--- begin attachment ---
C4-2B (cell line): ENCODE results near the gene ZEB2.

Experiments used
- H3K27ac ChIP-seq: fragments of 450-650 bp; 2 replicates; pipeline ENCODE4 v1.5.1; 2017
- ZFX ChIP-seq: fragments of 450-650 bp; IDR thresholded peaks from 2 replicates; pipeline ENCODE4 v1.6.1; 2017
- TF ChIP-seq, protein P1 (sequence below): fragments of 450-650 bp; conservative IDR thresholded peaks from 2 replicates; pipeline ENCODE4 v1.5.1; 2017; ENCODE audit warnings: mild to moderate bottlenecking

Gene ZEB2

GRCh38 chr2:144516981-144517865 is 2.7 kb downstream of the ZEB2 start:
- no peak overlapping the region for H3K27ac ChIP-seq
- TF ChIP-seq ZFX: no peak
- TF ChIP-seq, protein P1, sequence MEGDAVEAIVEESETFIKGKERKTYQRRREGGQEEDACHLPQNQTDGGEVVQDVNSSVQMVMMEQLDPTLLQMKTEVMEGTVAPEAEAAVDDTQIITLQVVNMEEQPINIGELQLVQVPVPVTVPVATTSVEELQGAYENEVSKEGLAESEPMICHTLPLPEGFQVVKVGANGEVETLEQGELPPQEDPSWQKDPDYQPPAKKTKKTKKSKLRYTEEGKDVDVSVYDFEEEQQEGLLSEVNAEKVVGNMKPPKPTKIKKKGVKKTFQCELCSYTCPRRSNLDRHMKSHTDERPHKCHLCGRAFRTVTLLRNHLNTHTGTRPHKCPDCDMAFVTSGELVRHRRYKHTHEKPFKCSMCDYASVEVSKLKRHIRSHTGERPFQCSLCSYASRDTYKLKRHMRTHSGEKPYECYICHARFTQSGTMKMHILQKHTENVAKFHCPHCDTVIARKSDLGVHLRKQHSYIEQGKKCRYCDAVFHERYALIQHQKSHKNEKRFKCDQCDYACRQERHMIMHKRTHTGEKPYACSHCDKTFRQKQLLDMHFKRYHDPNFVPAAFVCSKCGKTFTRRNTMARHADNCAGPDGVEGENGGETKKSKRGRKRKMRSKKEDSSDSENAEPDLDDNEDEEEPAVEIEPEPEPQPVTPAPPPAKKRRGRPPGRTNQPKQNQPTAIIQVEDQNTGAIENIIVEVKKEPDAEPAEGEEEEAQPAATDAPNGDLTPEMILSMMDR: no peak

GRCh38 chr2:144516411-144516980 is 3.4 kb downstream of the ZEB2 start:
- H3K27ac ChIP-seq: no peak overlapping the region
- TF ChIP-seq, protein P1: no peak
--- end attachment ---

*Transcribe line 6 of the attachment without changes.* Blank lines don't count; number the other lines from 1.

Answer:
Gene ZEB2